Mintel’s consumer research has found that a quarter of Facebook users follow brands only when they get something in exchange.
Away from Zuckerburg’s social networking platform, one in five consumers overall state they only engage with brands to get something in return, and a similar number are also willing to supply personal information so companies can serve them better.
“Understanding how consumers like and want to interact with your brand is the key to success with this medium. Companies need to establish what they are using their social media channels for - and make this clear so consumers set their expectations on what benefits the channel will bring to them,” explains Cecilia Liao, senior technology analyst at Mintel.
Follow, subscribe, like…
With regards to the cosmetics industry, a lot of make-up companies already give out free samples on their Facebook page, and interact with consumers on a regular basis; Clinique and MAC Cosmetics to name a few.
Today, over one in five consumers overall claim to have followed or subscribed to a company’s social profile; rising to 28 per cent of Facebook users, and nearly half of Twitter users. However, just 8 per cent of consumers say they have conversed with companies via social media, with Twitter emerging as the best platform.
“Our research reveals an interesting picture of consumers who will ‘engage in exchange’ with brands in the social media space,” continues Liao.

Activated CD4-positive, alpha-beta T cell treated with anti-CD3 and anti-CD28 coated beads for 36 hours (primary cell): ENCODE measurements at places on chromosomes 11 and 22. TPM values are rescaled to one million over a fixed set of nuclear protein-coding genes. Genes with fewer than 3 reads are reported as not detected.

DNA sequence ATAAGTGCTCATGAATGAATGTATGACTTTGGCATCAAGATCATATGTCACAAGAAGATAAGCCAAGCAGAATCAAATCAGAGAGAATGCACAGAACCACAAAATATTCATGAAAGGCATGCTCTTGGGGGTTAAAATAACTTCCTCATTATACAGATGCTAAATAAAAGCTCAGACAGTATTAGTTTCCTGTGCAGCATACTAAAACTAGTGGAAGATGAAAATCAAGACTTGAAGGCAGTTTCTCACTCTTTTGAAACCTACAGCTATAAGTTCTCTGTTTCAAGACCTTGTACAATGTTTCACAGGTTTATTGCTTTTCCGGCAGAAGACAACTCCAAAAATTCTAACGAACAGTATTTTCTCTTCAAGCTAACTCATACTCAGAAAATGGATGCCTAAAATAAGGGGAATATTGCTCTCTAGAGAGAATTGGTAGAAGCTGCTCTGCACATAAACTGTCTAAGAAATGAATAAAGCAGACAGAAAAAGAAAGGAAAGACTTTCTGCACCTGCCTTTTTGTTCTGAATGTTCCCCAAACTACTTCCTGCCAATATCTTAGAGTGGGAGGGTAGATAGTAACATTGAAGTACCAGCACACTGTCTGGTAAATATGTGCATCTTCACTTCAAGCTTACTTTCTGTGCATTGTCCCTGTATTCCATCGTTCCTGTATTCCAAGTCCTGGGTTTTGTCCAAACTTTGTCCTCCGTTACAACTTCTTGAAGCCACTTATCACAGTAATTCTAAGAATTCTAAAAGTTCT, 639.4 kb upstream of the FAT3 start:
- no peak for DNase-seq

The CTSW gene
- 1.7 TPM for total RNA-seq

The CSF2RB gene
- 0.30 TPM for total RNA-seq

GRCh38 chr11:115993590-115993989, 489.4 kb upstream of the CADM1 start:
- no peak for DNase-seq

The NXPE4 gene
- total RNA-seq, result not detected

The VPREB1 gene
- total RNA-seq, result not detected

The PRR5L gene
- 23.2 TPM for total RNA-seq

“Brands who wish to use this medium may wish to think about the incentive they are giving consumers for doing so and brands should not assume that just because consumers are following them on social media, they are engaged.”
Emerging influence on purchases
Some 14 per cent of consumers claim they are more likely to buy a product or service “if I see my friends have positively commented or ‘liked’ it on social networks”, according to the study.
Furthermore, social recommendations are also gaining acceptance amongst younger consumers. Almost a quarter of under-35s agree that “I am more likely to buy a product or service if I see my friends have commented positively or ‘liked’ it on social networks,” compared to only 9 per cent of the over-35s.
Meanwhile, 8 per cent of consumers agree “I like websites that show my social network friends ‘liking’ a particular product or service.”